Routine testing programs

Could routine testing help reduce the number of people who are unaware they are HIV positive?

In 2011, an estimated 25% of the 71,300 Canadians living with HIV were unaware of their infection.1 People who haven’t been tested and diagnosed are unable to benefit from linkage to care, support and treatment, which improve health and reduce HIV transmissions.

In 2013, the Public Health Agency of Canada released an HIV Screening and Testing Guide2 that “seeks to reduce the number of undiagnosed HIV infections in Canada by offering a framework for care providers to explore options that will enhance their ability to provide HIV testing, as well as to better tailor their testing approaches to meet the specific needs of their practice and clients.” One of the recommendations to improve HIV testing in Canada is to add the offer of an HIV test to periodic routine medical care. Could this help to improve diagnosis of HIV?

Routine testing in New York and New Orleans

Periodic routine testing was implemented in two healthcare settings, in New York City and New Orleans,3 between 2011 and 2013 and was very successful at diagnosing HIV infections and then linking people to care.

In New York, the percentage of people who received an HIV test increased from 8% before the introduction of routine testing to 56% after its implementation. Between 2011 and 2013, 32,534 people were tested for HIV of whom 0.45% tested positive. Of the people who tested positive, 99% received their test result and 81% were linked to care.

There were two routine testing sites in New Orleans. At the first site, the percentage of people who received an HIV test increased from 17% before the introduction of routine testing to 26% after its implementation. At the second site, testing increased from 3% to 17%. In 2012, 11,257 people were tested for HIV of whom 0.94% tested positive. All people who tested positive received their test results and 74% were linked to care.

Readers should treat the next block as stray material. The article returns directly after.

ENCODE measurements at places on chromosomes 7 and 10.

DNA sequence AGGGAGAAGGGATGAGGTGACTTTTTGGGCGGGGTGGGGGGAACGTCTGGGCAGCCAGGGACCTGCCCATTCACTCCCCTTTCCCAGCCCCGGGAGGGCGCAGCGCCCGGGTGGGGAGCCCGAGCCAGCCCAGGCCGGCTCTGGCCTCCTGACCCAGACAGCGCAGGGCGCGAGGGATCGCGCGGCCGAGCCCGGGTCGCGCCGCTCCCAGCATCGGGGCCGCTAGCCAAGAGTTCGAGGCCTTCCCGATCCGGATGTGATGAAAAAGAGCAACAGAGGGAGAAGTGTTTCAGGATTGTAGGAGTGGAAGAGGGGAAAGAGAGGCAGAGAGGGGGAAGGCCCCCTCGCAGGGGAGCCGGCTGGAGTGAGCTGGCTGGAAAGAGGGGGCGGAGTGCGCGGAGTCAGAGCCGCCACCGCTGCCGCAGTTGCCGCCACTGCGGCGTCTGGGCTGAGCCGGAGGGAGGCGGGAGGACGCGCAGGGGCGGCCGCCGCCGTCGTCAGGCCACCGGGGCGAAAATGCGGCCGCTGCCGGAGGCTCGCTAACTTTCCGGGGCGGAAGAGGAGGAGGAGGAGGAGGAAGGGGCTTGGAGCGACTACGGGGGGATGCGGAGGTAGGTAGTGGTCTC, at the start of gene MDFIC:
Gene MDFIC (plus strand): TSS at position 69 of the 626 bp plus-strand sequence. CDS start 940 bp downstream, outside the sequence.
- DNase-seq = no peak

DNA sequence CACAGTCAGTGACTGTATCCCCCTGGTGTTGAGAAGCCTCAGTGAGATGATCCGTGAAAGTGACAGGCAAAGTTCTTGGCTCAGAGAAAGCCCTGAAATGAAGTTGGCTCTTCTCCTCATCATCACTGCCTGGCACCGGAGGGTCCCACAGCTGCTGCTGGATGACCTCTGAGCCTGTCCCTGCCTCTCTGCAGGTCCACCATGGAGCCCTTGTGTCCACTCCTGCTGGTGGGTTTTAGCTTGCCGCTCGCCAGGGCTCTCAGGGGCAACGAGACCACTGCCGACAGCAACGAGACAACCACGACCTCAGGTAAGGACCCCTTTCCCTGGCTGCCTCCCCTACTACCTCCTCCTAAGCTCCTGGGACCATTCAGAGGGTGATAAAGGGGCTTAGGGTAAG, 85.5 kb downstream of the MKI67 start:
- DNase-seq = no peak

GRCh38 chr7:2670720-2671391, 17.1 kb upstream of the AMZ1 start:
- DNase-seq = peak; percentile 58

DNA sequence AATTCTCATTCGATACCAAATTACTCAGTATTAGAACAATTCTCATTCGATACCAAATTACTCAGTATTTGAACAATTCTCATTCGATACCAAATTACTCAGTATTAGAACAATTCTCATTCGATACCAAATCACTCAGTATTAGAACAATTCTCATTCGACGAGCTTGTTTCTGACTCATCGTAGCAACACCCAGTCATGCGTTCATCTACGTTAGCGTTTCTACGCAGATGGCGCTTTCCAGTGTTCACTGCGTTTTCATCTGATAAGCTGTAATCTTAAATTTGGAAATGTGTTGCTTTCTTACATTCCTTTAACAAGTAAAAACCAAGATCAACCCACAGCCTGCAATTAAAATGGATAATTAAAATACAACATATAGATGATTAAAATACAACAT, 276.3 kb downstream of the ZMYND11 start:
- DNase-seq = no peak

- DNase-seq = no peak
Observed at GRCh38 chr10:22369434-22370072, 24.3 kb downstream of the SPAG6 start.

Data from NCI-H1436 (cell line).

A Canadian model

Routine testing programs such as those in New York and New Orleans could serve as models for adaptation. However, Canadians don’t need to look that far for examples of routine testing programs. In Vancouver, the routine offer of an HIV test was integrated into family practices and acute care settings as part of the Vancouver STOP project. Routine testing in these settings was just one part of a multi-pronged testing strategy, which continues to include targeted testing for people at ongoing high-risk for HIV infection. In the three acute care settings, for example, 10,102 HIV tests resulted in a positive HIV diagnosis in 0.3% to 0.8% of HIV tests. These rates are quite similar to the rates found in New York and New Orleans. These diagnostic rates are higher than the generally accepted cost-effectiveness threshold of 0.1% in acute care settings.

A promising approach

These results show us that the routine offer of an HIV test in health care, in addition to other testing initiatives, can increase awareness of HIV status among those who may not present for HIV testing on their own. It can also result in high levels of engagement in ongoing care for those who are diagnosed with HIV.


  1. Public Health Agency of Canada. Summary: Estimates of HIV Prevalence and Incidence in Canada, 2011. Surveillance and Epidemiology Division, Professional Guidelines and Public Health Practice Division, Centre for Communicable Diseases and Infection Control, Public Health Agency of Canada, 2012. Available at:
  2. Public Health Agency of Canada (PHAC). HIV screening and testing guide. Ottawa: PHAC; 2013. Available from: [accessed April 1, 2014]
  3. Xia Lin X, Dietz PM, Rodriguez V, et al. Routine HIV Screening in Two Health-Care Settings — New York City and New Orleans, 2011–2013. Morbidity and Mortality Weekly Report. 2014 Jun 27:63(25);537–41. Available at: